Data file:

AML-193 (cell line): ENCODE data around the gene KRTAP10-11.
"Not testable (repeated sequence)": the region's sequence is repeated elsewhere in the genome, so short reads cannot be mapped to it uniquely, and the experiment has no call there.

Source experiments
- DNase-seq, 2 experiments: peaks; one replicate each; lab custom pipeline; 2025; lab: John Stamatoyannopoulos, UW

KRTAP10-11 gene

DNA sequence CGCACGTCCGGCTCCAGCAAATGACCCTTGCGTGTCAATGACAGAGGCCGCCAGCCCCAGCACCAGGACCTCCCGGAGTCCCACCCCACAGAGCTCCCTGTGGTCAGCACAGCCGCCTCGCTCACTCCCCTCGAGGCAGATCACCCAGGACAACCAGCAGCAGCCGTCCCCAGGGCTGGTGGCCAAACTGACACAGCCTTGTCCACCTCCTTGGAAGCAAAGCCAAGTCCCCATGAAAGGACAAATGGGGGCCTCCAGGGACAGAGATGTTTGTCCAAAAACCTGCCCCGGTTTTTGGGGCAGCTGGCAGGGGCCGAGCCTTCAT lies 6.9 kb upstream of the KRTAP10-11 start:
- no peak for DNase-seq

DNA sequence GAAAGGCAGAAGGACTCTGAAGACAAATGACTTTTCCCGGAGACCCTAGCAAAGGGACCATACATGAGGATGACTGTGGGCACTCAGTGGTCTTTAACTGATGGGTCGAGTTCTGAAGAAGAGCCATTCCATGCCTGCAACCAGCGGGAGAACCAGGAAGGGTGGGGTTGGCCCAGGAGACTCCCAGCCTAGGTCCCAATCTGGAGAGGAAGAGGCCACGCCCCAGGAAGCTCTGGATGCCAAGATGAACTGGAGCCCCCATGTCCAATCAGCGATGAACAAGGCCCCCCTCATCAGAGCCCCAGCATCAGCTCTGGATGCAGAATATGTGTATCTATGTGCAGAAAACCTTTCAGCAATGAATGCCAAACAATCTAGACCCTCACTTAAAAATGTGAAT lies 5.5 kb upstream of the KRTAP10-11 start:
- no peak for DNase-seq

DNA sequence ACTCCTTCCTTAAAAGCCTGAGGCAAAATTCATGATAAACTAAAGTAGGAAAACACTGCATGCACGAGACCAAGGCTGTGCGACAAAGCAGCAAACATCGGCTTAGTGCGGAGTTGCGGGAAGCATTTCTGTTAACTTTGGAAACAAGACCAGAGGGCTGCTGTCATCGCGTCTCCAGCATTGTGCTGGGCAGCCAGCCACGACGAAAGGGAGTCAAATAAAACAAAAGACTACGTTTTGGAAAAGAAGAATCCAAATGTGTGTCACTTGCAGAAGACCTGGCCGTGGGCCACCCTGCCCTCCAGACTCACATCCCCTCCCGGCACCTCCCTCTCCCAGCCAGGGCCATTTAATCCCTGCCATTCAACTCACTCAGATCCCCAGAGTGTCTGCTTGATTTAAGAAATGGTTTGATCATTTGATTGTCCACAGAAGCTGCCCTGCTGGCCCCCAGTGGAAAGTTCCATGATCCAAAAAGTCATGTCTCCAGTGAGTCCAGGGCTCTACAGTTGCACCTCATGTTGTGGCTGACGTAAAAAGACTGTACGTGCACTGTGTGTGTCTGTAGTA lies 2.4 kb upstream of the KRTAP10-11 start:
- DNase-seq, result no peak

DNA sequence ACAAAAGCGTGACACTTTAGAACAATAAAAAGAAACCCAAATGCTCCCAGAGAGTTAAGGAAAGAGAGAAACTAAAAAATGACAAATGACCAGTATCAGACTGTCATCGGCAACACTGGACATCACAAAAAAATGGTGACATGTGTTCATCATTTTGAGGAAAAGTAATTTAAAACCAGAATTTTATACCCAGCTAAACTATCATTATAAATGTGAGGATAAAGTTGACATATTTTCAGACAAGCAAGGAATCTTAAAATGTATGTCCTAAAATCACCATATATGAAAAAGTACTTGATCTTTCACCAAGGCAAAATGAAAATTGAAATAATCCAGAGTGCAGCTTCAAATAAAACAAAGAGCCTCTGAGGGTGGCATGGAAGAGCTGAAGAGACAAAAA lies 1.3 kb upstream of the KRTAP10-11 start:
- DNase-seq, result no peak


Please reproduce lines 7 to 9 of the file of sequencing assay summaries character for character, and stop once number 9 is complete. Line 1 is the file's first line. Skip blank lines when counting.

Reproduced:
- no peak for DNase-seq

DNA sequence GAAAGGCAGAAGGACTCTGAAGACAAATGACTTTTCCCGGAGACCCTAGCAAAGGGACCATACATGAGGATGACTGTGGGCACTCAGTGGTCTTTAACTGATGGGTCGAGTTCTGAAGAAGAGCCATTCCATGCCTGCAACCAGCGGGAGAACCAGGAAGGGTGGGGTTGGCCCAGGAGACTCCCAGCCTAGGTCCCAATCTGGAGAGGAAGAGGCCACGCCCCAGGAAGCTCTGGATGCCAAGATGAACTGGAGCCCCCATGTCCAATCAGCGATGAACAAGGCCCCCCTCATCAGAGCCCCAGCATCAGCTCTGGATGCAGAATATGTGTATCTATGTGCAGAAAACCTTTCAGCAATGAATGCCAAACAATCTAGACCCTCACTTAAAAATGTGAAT lies 5.5 kb upstream of the KRTAP10-11 start:
- no peak for DNase-seq